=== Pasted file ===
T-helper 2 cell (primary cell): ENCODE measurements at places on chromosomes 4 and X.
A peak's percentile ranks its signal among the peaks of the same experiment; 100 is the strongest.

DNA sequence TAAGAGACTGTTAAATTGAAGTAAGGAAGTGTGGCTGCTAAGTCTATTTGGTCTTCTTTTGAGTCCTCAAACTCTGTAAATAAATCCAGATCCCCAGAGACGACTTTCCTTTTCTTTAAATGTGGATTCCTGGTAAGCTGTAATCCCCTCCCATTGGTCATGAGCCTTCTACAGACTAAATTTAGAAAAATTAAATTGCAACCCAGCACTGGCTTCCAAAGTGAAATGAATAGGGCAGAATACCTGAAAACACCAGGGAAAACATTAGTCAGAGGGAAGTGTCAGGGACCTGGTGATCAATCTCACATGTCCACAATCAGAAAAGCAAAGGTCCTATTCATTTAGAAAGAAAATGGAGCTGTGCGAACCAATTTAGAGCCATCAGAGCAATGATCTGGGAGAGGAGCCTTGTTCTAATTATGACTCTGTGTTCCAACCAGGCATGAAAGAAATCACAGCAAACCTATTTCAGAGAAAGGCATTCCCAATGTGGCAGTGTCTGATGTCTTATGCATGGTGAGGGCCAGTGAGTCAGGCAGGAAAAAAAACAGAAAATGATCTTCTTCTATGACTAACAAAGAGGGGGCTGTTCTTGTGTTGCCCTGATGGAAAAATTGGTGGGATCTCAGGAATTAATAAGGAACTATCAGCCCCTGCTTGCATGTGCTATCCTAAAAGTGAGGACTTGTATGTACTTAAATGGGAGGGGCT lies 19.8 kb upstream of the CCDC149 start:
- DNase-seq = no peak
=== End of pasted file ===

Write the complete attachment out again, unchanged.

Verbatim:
T-helper 2 cell (primary cell): ENCODE measurements at places on chromosomes 4 and X.
A peak's percentile ranks its signal among the peaks of the same experiment; 100 is the strongest.

DNA sequence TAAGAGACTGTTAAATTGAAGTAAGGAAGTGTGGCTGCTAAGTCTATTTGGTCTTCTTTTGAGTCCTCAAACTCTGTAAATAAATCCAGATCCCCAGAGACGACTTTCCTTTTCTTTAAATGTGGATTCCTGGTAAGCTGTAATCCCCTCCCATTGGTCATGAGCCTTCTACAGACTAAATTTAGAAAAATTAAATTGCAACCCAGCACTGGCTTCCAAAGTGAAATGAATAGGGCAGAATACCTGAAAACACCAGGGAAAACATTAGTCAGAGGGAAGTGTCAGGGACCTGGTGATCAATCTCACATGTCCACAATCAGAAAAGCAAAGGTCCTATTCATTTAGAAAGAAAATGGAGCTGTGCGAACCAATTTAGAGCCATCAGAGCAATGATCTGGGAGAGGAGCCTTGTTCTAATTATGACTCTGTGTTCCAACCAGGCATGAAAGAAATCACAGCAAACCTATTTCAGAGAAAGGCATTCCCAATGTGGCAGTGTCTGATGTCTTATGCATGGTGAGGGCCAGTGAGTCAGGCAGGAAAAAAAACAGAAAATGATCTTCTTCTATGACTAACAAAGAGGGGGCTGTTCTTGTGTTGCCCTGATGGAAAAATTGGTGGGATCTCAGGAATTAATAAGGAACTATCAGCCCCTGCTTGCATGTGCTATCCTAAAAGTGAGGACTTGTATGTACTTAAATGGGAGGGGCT lies 19.8 kb upstream of the CCDC149 start:
- DNase-seq = no peak